How long will my RV battery last?
This is, truly, a question that can keep you up at night – especially if you lose power and the furnace turns off!
All RVs use a battery to provide 12-volt (12V) direct-current (DC) electricity to onboard appliances like lights, ceiling fans, water pumps, control boards, etc.
The battery also provides power while you’re traveling so all the basics of your RV still work. It even provides power so you can “dry camp” – that is, camp without being connected to shore power – for some time.
Without a battery, your RV cannot function.
If you’re considering boondocking or dry camping, you might be wondering, “How long can my battery last?”
It’s a simple question. An accurate answer is quite complicated to calculate. But with the Changing Gears EZ Battery Life Calculator, you can get a back-of-the-envelope calculation pretty quick!
Common RV Battery Life Myths
1. I Really Don’t Use That Much Power …
Almost everyone underestimates the amount of power they consume. At home, we almost never consider the amount of energy we’re sucking out of the outlets (not until we see the monthly utility bill, anyway).
You can measure the amount of energy you consume with two simple tools: a Kill-A-Watt meter and a clock. By measuring the amount of instantaneous power consumed by an appliance and multiplying that by time in use, you can calculate the total electric charge.
The truth is, most stock campers don’t have big enough batteries to survive off-grid more than 24-36 hours, even with moderately careful battery management.
2. I Just Really Need to Run My Air Conditioner for 30 Minutes
Sorry, there are just some things you can’t run off an RV battery.
For one thing, any AC-powered appliance cannot be powered directly by a DC battery. You’ll need an inverter, which inverts battery direct-current electricity to “shore power” alternating current electricity.
For another, most AC-powered appliances consume enormous amounts of energy. Without a huge battery bank, you just can’t run most AC appliances – like air conditioners, microwaves, and toasters – off a battery and inverter. This is for many reasons, including maximum discharge rate, converter capacity and efficiency, and inductive start-up loads, etc.
3. Doesn’t My Solar Panel/Tow Vehicle Charge My Battery?
As a rule, a solar panel or tow vehicle umbilical cord connection doesn’t charge your battery fast enough to replenish lost power.
Solar panels only generate significant amounts of power in direct sunlight at the proper angle. Dust and debris atop the panel will decrease their efficiency.
A tow vehicle umbilical cord connection is more a battery maintainer than a battery charger. Usually, voltage drop due to wire resistance prevents the battery from fully charging. A typical RV AGM house battery might only charge to 80-85% of capacity through the tow vehicle.
4. I Don’t Need a Battery. I’ll Just Run Everything Off Propane.
Sorry! Even your LP-powered appliances require some 12V power to run. Neither your fridge nor your furnace will operate without battery power. The control boards in both these appliances require 12V electricity to operate. When the battery’s open-circuit voltage drops to around 10.5V, these appliances will not function.
How to Calculate Your RV Battery Life
Calculating battery life seems simple: Just divide your energy capacity by the amount of energy you use.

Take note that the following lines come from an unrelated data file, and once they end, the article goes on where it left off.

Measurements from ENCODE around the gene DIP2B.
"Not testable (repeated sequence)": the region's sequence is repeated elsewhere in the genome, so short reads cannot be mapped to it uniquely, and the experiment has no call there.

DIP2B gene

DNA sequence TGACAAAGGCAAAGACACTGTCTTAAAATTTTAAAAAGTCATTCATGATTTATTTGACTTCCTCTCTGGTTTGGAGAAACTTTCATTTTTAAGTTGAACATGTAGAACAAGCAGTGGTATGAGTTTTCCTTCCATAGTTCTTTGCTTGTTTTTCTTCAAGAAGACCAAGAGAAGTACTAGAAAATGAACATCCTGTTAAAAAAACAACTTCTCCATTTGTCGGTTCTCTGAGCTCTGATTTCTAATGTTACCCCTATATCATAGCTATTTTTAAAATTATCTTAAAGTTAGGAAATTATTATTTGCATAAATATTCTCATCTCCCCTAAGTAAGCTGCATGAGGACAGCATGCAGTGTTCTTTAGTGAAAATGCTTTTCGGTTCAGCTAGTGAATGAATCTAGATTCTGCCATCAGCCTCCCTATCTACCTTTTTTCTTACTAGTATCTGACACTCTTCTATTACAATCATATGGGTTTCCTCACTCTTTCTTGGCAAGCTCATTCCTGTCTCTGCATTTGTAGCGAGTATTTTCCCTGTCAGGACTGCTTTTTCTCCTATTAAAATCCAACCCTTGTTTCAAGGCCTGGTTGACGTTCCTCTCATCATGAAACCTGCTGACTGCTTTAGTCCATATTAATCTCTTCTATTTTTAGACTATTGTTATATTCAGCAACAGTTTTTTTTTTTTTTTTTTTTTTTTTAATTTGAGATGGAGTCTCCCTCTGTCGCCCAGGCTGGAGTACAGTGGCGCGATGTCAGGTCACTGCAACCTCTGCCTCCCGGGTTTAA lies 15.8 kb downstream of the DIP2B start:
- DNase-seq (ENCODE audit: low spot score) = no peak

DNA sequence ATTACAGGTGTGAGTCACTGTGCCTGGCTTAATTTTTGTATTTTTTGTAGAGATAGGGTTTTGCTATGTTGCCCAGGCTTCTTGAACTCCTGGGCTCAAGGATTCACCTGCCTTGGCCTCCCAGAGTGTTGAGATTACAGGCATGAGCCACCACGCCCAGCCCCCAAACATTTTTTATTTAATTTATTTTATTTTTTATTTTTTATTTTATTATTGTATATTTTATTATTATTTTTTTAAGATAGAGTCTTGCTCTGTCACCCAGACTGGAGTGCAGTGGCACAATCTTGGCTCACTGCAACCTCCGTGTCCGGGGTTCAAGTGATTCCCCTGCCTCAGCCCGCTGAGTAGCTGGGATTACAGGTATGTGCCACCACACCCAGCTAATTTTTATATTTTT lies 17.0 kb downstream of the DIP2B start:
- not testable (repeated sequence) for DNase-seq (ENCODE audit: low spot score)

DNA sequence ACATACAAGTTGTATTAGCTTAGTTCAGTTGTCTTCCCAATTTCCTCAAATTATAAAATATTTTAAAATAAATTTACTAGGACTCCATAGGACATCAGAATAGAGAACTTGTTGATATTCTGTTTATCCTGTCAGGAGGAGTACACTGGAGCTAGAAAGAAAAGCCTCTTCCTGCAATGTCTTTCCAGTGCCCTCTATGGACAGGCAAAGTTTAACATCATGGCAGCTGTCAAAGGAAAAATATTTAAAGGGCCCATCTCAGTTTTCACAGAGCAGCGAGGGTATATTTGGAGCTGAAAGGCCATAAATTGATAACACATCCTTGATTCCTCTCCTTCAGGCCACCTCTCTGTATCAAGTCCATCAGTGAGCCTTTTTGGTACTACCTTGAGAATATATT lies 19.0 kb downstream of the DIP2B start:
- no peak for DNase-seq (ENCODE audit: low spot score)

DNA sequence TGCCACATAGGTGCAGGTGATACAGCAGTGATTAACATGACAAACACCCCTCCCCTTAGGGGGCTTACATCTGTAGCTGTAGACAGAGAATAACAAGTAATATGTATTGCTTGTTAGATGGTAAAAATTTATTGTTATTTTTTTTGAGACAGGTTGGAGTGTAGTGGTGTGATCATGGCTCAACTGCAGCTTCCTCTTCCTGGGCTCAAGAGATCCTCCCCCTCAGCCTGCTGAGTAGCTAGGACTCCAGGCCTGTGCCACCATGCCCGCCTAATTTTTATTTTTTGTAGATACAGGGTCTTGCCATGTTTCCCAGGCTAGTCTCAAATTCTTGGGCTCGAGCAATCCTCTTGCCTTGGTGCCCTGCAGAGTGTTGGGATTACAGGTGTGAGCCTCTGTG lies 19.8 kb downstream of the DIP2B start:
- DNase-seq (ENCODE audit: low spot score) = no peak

Unfortunately, it’s somewhat of a mathematical obstacle course.
- Your energy capacity is NOT equal to the amp-hour rating of your battery bank system. Different battery chemistries have different useable energy capacities. A typical deep-cycle lead-acid battery, for instance, should not be discharged greater than 50%. So a 110-ah deep-cycle lead-acid battery only has 55 useable amp-hours. And we haven’t even talked about old or sulfated batteries, which don’t have 100% capacity remaining …
- A battery bank is usually rated at a C20 discharge rate. In other words, a 100-Ah battery could discharge 5 amps per hour for 20 hours for a total of 5×20=100 amp-hours! However, shorter discharge times – which is typical in the RV world – actually lessen the amount of useable energy! You might only get 80 or 90 amp-hours out of that same battery.
- An amp ISN’T just an amp. Amps vary by voltage. In other words, 1 amp at 12 volts doesn’t equal 1 amp at 120 volts! In fact, as a rule of thumb, 1 “shore power” amp is approximately equal to 10~11 “battery amps.” The unit that’s consistent across voltages is watts (see Ohm’s Law for more details).
- Some appliances don’t draw consistent power. An air conditioner, for instance, draws high amounts of power at startup due to something called “inductive loads.” And some appliances, such as a microwave, draw different amounts of power based on setting (e.g. high heat vs reheat). Without a detailed Owner’s Manual or Technical Data Sheet, you might not be able to find out how much power each mode or setting draws.
So it’s kind of hard to do all the math yourself. It’s an afternoon’s worth of work. You need to know the voltage rating, average wattage, and time used of every appliance or load (every light, pump, control board, appliance, etc.) And you need a realistic calculation of your actual battery bank capacity …
If you’re not scared off yet, then head over to Ask The RV Engineer to learn everything you can about RV batteries. Then you can work through all the calculations yourself.
If what we’ve described sounds like a special version of hell, proceed to the EZ RV Battery Life Calculator below! And remember:
The best thing is to do a practice run in your backyard.